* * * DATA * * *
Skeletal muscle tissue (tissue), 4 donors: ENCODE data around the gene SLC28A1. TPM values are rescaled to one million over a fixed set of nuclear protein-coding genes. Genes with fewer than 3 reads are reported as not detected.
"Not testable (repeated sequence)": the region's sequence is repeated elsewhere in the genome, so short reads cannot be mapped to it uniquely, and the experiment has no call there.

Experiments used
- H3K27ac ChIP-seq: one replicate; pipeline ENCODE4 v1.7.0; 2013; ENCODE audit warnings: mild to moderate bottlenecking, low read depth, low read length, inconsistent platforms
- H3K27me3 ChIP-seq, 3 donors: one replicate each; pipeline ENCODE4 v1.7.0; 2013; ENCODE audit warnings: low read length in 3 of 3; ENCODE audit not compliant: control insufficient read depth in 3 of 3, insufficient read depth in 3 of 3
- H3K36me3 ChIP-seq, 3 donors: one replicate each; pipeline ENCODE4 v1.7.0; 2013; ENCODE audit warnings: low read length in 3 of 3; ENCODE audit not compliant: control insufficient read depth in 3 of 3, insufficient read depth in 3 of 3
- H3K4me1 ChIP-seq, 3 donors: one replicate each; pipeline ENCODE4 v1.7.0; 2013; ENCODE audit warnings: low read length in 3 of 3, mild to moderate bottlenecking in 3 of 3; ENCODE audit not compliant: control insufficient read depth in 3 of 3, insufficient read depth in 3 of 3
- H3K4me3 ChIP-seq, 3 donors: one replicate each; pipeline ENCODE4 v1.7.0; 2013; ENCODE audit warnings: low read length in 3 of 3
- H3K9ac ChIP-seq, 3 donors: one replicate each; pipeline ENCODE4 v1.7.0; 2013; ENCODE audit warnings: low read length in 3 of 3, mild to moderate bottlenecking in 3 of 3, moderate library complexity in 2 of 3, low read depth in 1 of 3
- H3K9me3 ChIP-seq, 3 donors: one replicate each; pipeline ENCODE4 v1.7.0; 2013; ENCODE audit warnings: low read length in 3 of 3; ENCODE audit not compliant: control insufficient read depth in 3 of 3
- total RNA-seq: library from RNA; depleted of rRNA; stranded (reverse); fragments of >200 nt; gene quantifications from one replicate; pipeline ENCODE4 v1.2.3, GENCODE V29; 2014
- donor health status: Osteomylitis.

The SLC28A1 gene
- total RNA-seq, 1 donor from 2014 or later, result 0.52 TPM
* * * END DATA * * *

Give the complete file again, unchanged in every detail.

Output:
Skeletal muscle tissue (tissue), 4 donors: ENCODE data around the gene SLC28A1. TPM values are rescaled to one million over a fixed set of nuclear protein-coding genes. Genes with fewer than 3 reads are reported as not detected.
"Not testable (repeated sequence)": the region's sequence is repeated elsewhere in the genome, so short reads cannot be mapped to it uniquely, and the experiment has no call there.

Experiments used
- H3K27ac ChIP-seq: one replicate; pipeline ENCODE4 v1.7.0; 2013; ENCODE audit warnings: mild to moderate bottlenecking, low read depth, low read length, inconsistent platforms
- H3K27me3 ChIP-seq, 3 donors: one replicate each; pipeline ENCODE4 v1.7.0; 2013; ENCODE audit warnings: low read length in 3 of 3; ENCODE audit not compliant: control insufficient read depth in 3 of 3, insufficient read depth in 3 of 3
- H3K36me3 ChIP-seq, 3 donors: one replicate each; pipeline ENCODE4 v1.7.0; 2013; ENCODE audit warnings: low read length in 3 of 3; ENCODE audit not compliant: control insufficient read depth in 3 of 3, insufficient read depth in 3 of 3
- H3K4me1 ChIP-seq, 3 donors: one replicate each; pipeline ENCODE4 v1.7.0; 2013; ENCODE audit warnings: low read length in 3 of 3, mild to moderate bottlenecking in 3 of 3; ENCODE audit not compliant: control insufficient read depth in 3 of 3, insufficient read depth in 3 of 3
- H3K4me3 ChIP-seq, 3 donors: one replicate each; pipeline ENCODE4 v1.7.0; 2013; ENCODE audit warnings: low read length in 3 of 3
- H3K9ac ChIP-seq, 3 donors: one replicate each; pipeline ENCODE4 v1.7.0; 2013; ENCODE audit warnings: low read length in 3 of 3, mild to moderate bottlenecking in 3 of 3, moderate library complexity in 2 of 3, low read depth in 1 of 3
- H3K9me3 ChIP-seq, 3 donors: one replicate each; pipeline ENCODE4 v1.7.0; 2013; ENCODE audit warnings: low read length in 3 of 3; ENCODE audit not compliant: control insufficient read depth in 3 of 3
- total RNA-seq: library from RNA; depleted of rRNA; stranded (reverse); fragments of >200 nt; gene quantifications from one replicate; pipeline ENCODE4 v1.2.3, GENCODE V29; 2014
- donor health status: Osteomylitis.

The SLC28A1 gene
- total RNA-seq, 1 donor from 2014 or later, result 0.52 TPM